Verizon recently snapped up a war chest full of 28 GHz and 39 GHz spectrum licenses in its $1.05 billion Straight Path buy, and it seems that move was quite timely – not just because of 5G.

In a Monday research note, BTIG’s Walter Piecyk reported Verizon recently began turning up the remaining 10 MHz of its PCS spectrum in New York City. While that’s a good strategy for meeting increasing traffic demand, Piecyk observed the move comes earlier than expected and leaves Verizon with just 20 MHz of open spectrum for LTE in that market. But those 850 MHz airwaves, he noted, are currently tied up delivering CDMS voice and 3G data services. At least 10 MHz of that is expected to continue to serve those functions for the next several years, Piecyk said.

“It’s possible that Verizon still has not converted enough voice traffic to VoLTE to convert that spectrum to LTE because of the record low phone upgrade rate of its subscriber base,” Piecyk wrote, adding the upgrade cycle around the next iPhone could help speed things along. “Over the long term, Verizon could convert 20 MHz of 800 MHz spectrum to LTE and move down to a mere 2.5 x 2.5 MHz CDMA channel to support legacy CDMA users. However, based on our recent discussions with senior Verizon engineers, we believe it will keep at least a 5×5 MHz deployment in the 800 MHz spectrum band for the next 4 years.”

But responding to a request for comment on Piecyk’s note, a Verizon spokesman insisted the carrier is comfortable with its spectrum position, especially coupled with its plans to densify to meet capacity needs.

“20 MHz is a ton of spectrum. We feel good about our spectrum position, our use of LTE Unlicensed spectrum, and our densification plans through small cells, and our in-building deployments. We are also aggressively refarming spectrum, since the vast majority of customer usage is on our LTE network,” the spokesman said. “Our network continues to perform extremely well nationally, and in the New York market.”

The spokesman also indicated Verizon plans to continue its deployments of LTE-Advanced features to improve network performance.

Beyond that, Verizon CFO Matt Ellis revealed during second quarter earnings the carrier’s national network strategy will center on a three-pronged approach that incorporates the launch of new features with densification and lighting up more spectrum.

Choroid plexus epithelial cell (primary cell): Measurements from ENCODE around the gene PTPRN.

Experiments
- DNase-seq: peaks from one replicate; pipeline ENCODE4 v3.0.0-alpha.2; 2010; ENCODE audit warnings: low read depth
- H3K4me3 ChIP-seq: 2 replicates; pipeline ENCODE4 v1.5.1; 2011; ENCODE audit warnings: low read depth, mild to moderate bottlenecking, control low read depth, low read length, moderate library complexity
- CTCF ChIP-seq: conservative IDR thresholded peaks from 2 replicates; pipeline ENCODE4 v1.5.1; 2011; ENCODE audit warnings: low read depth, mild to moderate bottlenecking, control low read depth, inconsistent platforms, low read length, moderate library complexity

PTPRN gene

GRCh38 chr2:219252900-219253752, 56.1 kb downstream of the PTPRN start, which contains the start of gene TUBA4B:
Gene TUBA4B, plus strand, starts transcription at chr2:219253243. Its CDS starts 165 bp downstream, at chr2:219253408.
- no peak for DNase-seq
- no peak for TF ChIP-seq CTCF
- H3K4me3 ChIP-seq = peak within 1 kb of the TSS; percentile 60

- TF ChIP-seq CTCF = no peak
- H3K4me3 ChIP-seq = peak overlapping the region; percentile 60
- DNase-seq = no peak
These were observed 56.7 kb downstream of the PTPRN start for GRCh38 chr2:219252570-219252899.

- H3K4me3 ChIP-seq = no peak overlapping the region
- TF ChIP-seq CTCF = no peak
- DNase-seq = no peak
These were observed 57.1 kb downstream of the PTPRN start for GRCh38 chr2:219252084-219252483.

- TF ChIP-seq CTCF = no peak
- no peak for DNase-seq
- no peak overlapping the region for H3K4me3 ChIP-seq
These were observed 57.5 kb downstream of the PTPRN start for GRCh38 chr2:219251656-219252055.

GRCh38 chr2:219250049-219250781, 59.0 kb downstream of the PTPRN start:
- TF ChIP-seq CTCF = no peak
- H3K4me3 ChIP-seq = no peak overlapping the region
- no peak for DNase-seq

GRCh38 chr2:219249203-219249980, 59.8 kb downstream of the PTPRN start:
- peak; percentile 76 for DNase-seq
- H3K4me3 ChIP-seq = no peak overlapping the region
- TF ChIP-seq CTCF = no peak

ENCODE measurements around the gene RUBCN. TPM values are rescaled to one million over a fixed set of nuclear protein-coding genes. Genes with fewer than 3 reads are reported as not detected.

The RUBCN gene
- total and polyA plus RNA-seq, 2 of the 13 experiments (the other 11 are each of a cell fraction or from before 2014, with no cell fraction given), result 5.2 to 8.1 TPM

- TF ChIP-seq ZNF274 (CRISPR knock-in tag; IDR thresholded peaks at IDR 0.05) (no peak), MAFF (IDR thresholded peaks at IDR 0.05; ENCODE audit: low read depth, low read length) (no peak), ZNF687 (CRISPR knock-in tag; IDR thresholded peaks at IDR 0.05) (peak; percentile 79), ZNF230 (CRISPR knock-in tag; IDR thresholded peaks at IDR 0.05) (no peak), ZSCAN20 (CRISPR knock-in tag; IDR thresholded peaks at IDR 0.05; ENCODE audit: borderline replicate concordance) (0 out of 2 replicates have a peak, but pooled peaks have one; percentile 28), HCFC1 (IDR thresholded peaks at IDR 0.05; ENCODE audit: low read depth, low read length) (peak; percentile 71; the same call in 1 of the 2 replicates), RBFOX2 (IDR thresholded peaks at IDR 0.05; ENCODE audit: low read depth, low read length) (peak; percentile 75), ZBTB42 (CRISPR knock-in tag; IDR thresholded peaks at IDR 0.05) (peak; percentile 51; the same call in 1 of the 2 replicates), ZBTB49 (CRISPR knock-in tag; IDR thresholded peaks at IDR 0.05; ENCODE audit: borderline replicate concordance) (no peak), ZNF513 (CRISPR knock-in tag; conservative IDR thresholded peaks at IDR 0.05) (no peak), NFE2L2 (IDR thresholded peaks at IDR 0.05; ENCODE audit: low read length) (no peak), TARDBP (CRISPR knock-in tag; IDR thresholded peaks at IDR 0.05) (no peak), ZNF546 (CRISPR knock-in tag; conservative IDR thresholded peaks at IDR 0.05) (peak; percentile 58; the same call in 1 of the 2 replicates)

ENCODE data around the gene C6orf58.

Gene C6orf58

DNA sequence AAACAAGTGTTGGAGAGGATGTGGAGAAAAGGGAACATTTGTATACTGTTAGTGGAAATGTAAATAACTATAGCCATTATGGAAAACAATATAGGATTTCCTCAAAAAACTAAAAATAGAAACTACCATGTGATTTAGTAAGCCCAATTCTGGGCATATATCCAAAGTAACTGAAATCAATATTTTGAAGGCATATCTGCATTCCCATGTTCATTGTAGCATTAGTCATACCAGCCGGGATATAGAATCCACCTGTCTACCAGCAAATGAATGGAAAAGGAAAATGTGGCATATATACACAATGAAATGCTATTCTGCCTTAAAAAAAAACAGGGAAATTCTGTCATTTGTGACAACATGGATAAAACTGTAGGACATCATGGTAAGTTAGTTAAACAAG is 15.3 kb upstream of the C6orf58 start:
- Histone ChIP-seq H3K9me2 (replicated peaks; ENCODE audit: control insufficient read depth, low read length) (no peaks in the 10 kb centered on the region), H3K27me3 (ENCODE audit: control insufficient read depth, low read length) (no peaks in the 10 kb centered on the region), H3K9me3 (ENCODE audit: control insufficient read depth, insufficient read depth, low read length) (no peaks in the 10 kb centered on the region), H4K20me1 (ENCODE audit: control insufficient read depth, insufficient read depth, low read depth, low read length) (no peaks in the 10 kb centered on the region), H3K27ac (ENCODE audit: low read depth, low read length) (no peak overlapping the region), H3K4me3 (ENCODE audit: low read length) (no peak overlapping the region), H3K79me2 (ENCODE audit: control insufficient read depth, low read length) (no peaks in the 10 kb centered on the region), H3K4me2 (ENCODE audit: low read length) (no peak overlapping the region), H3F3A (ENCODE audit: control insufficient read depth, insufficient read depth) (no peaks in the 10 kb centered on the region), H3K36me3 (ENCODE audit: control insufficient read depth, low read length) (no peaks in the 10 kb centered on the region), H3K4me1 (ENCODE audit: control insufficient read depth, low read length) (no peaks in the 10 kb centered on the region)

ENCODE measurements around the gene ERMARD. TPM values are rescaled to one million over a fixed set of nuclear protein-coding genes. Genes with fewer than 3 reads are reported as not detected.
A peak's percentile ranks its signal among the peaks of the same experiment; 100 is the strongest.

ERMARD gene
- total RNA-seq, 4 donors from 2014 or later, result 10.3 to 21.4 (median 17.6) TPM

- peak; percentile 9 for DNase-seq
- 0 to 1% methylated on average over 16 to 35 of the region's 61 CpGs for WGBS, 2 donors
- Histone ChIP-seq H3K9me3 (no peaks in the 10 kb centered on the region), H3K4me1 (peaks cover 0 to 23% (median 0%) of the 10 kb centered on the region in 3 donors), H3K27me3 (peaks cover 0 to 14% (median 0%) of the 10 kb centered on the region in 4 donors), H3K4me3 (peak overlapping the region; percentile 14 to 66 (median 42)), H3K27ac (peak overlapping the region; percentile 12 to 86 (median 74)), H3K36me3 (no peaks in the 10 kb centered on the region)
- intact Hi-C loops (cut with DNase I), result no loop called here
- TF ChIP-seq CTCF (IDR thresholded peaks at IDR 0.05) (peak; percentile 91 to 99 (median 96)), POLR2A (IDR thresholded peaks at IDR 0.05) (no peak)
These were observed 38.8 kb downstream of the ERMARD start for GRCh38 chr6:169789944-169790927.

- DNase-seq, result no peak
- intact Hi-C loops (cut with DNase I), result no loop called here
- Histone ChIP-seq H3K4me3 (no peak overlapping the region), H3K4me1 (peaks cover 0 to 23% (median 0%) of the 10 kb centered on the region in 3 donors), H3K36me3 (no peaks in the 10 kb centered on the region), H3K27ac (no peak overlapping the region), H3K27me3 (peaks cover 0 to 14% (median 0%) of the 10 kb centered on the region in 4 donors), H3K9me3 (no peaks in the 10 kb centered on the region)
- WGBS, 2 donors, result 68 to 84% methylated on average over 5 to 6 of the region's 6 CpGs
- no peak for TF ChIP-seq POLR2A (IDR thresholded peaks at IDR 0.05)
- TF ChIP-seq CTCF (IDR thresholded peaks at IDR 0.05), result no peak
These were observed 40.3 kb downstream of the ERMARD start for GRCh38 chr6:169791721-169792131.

Ellis said Verizon is currently utilizing just over 50 percent of its low- and mid-band spectrum assets for its 4G LTE Advanced network. The carrier expects to bring more of its PCS spectrum online for LTE, he reported, and is just starting to redeploy its 850 MHz spectrum for LTE “in certain markets.” Additionally, Verizon is deploying its AWS-3 airwaves and expects to launch unlicensed spectrum later this year, Ellis noted.

“Our spectrum deployments in conjunction with multicarrier aggregation technology are enabling us to increase network capacity,” Ellis said on Verizon’s earnings call. “Our overall wireless network integrates features, densification, and spectrum to enable a step function increase in wireless network capacity over the long term.”

According to Ellis, the carrier is still of the opinion that given the high price of spectrum in some of the larger markets, it’s more economical to densify and add capacity using small cells. But that doesn’t mean Verizon won’t pick up extra airwaves when and where it sees fit.

“We continue to add spectrum from the secondary markets, too. So when spectrum is priced at the right level, we continue to be active in that space, too,” Ellis said. “We just look at the relative economics between densifying and adding spectrum.”

So what’s on Verizon’s spectrum wish list? Ellis said the carrier would “certainly be interested in the 3.5 (GHz)” band.